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through the Marquis of WATERFORD's Park, joins the Suir eight miles above Waterford, are both famous Trout streams.

The BLACKWATER springs from a mountain in the county of Kerry, and receiving many streams, continues its course to the Bay of Youghall*. Other

In the Gardens belonging to Youghall the POTATOE, it is said, was first planted. This improvement is ascribed to Sir WALTER RALEIGH, and with much probability, for this was a part of the Estate he sold to the Earl of CORK. It seems, however, that no proper instructions were given to the person who cultivated it; since, upon its coming up and growing pretty high, he attempted to eat the Apple, which he took to be the Fruit of the plant, but finding it unpleasant, considered his pains as lost, and utterly neglected it. At some distance of time, when the earth was turned up, the Roots were found spread to a great distance, and increased to a large quantity; and from this place the whole kingdom was gradually furnished. POTATOES were also said to be first brought from America by Sir FRANCIS DRAKE, 1586; introduced into IRELAND 1610; into ENGLAND 1650: but GERARDE (who flourished about 1535) speaks of them as "a food, as also a meat for pleasure, being either roasted in the Embers or boiled and eaten with Oile, Vinegar, and Pepper, or dressed some other way by the hand of a skilful Cook.”—Mr. LYSONS, in his Environs, observes, the Potatoe was introduced into ENGLAND about the latter end of the sixteenth Century, and was then cultivated only in Botanical Gardens as a Curiosity: that its taste and Virtues were nearly similar to those of the Batata Hispanorum, then in much esteem in this Country. When PARKINSON published his "Paradisus Terrestris," our common Potatoes, there called Batatæ Virginiana, were become more frequent, and were prepared the same way as the Spanish Potatoes, being roasted under the Embers, and eaten with Sack and Sugar, or baked with Marrow, Sugar, and Spices, or candied by the Comfit-makers; in all which ways, says PARKINSON, the Virginian Potatoe, being dressed, maketh almost as delicate meat as the former.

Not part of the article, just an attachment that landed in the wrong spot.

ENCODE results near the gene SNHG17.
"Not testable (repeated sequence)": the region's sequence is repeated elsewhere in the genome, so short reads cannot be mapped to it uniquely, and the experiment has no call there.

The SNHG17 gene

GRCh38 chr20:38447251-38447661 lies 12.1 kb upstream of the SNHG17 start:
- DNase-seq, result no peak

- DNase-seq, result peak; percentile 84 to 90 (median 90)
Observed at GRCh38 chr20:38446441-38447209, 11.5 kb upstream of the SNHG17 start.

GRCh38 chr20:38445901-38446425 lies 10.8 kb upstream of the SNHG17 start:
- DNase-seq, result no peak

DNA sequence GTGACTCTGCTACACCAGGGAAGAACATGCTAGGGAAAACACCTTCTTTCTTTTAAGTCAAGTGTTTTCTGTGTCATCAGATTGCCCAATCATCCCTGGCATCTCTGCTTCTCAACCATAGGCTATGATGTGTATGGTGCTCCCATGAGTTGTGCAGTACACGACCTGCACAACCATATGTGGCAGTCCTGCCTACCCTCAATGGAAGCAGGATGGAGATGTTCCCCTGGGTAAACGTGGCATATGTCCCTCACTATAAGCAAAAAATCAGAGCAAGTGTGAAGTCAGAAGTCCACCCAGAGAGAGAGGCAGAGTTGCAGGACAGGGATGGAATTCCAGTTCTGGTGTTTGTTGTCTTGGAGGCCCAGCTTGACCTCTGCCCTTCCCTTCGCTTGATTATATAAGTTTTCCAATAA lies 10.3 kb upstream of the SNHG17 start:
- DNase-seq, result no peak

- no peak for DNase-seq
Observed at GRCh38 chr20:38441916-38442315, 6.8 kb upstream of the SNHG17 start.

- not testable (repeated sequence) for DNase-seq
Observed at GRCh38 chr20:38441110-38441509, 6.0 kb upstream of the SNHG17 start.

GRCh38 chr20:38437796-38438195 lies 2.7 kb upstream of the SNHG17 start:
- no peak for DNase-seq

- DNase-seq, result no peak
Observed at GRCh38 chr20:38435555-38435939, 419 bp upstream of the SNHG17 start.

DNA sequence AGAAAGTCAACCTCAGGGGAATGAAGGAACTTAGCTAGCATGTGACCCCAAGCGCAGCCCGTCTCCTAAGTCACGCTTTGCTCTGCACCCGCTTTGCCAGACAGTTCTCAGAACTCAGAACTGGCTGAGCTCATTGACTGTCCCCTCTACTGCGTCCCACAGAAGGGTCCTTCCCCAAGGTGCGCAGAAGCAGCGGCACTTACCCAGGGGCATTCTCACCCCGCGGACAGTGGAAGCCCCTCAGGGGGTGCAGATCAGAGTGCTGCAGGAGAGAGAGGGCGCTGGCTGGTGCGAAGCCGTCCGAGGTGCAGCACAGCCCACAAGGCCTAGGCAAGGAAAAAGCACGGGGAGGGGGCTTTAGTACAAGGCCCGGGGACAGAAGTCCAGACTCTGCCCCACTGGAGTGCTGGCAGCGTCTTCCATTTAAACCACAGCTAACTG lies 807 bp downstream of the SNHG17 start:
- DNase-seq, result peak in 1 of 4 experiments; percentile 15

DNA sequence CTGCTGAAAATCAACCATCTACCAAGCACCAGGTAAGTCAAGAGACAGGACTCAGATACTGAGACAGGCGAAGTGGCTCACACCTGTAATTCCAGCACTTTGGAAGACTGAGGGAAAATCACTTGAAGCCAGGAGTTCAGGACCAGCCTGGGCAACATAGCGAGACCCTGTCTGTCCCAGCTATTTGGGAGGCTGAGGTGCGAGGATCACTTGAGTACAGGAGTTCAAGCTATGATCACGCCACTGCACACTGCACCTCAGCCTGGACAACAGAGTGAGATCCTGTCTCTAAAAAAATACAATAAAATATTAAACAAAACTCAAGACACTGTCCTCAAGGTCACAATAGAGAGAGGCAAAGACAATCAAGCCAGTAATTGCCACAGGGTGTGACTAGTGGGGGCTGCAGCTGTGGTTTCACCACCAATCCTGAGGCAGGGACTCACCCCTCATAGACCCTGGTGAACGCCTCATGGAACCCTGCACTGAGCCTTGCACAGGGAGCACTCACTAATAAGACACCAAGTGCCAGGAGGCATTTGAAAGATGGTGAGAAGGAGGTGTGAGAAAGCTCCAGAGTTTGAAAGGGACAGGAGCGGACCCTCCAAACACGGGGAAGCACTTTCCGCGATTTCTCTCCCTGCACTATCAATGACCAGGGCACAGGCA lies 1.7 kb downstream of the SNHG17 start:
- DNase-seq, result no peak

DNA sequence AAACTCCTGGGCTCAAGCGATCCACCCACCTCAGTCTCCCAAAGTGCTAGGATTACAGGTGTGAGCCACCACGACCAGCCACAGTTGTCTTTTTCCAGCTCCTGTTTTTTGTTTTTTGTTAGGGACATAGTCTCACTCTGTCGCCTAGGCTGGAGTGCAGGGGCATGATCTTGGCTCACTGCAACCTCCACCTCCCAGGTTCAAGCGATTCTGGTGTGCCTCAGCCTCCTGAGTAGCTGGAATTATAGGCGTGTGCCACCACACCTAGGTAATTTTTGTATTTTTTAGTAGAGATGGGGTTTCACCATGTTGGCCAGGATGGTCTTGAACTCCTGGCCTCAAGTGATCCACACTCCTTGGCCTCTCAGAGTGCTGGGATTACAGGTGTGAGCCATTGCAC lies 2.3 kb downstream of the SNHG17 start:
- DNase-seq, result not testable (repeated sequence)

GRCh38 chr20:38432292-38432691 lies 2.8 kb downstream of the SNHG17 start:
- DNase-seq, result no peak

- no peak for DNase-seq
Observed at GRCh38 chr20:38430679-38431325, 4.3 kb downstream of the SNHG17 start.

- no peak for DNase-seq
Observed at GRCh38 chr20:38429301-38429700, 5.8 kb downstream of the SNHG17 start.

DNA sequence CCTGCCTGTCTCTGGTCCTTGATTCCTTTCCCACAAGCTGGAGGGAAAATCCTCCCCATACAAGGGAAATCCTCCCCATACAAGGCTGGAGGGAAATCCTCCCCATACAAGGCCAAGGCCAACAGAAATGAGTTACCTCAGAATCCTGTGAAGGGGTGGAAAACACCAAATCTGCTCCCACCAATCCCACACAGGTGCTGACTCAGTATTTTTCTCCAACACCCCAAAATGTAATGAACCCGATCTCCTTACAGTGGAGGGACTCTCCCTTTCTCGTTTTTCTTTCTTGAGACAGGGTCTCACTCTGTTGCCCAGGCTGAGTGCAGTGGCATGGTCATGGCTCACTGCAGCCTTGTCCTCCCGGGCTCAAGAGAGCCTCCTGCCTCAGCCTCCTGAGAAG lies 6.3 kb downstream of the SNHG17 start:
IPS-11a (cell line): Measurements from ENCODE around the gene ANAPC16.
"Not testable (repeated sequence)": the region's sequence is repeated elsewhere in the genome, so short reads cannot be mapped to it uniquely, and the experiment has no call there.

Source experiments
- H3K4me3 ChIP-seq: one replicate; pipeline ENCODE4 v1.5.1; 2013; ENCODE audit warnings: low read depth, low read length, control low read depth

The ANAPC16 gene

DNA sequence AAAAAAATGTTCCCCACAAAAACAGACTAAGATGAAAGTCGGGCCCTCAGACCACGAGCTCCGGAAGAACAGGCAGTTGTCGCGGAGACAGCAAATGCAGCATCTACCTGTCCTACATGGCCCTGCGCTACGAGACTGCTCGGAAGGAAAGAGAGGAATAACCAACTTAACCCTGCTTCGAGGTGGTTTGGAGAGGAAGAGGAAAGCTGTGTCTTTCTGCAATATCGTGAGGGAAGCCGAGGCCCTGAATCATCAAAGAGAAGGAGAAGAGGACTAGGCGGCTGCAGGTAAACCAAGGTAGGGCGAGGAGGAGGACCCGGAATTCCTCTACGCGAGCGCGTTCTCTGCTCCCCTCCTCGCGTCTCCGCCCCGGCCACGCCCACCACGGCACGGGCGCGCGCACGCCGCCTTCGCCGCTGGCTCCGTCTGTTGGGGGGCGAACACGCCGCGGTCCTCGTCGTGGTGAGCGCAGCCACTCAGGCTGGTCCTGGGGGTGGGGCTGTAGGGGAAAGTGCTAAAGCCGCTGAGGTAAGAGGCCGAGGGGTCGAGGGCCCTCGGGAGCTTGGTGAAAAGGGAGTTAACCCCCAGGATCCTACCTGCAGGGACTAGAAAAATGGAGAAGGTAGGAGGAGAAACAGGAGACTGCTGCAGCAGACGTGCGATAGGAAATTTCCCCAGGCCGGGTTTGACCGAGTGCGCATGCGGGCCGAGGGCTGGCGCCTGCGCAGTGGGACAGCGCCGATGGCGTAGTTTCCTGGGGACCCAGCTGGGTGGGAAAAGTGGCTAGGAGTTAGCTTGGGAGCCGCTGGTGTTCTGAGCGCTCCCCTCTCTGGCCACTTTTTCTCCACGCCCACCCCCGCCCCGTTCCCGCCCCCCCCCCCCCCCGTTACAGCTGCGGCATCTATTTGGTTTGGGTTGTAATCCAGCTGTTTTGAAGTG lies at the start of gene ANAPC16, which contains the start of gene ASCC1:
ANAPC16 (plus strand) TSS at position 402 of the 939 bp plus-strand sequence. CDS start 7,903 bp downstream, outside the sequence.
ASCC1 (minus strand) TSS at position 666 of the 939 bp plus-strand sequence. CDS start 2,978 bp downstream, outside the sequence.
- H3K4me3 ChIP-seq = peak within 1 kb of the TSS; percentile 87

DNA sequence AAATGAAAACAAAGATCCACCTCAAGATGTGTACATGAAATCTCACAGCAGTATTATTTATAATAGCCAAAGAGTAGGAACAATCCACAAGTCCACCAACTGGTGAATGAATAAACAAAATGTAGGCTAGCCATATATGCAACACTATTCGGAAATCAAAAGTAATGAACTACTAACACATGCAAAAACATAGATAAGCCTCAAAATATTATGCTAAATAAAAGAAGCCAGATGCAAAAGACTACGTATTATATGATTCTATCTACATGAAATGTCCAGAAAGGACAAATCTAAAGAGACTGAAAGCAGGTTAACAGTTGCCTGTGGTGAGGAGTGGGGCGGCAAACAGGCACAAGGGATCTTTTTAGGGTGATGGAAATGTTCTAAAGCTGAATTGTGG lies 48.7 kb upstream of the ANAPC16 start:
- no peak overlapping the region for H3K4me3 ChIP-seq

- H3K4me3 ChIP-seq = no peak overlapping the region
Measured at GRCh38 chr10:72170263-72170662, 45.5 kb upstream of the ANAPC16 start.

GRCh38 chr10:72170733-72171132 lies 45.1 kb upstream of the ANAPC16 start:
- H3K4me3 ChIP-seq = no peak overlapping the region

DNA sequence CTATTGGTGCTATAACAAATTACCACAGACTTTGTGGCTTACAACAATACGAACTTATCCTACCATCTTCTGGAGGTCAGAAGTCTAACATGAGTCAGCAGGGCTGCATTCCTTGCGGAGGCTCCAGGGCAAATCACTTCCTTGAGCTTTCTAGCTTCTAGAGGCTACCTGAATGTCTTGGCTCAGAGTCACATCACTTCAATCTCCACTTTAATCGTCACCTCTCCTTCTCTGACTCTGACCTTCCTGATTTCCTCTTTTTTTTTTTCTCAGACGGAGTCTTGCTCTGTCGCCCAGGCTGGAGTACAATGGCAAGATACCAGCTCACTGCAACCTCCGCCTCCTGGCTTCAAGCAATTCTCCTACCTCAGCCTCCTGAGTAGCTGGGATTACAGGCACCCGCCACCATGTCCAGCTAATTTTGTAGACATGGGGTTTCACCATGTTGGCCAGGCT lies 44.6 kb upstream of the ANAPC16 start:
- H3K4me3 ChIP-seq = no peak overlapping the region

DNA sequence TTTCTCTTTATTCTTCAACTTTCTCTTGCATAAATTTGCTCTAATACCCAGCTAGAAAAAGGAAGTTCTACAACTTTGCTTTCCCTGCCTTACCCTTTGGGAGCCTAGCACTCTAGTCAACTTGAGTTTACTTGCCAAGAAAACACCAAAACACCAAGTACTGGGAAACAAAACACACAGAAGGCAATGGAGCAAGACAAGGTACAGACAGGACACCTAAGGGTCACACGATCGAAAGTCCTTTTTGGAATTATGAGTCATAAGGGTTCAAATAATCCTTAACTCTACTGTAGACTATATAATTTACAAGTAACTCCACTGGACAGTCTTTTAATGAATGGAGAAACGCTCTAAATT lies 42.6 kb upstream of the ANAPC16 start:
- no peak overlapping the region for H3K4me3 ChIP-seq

rivers have this name; one of which falls into the Shannon, another into the Boyne, and a third in the county of Wexford runs into the Sea.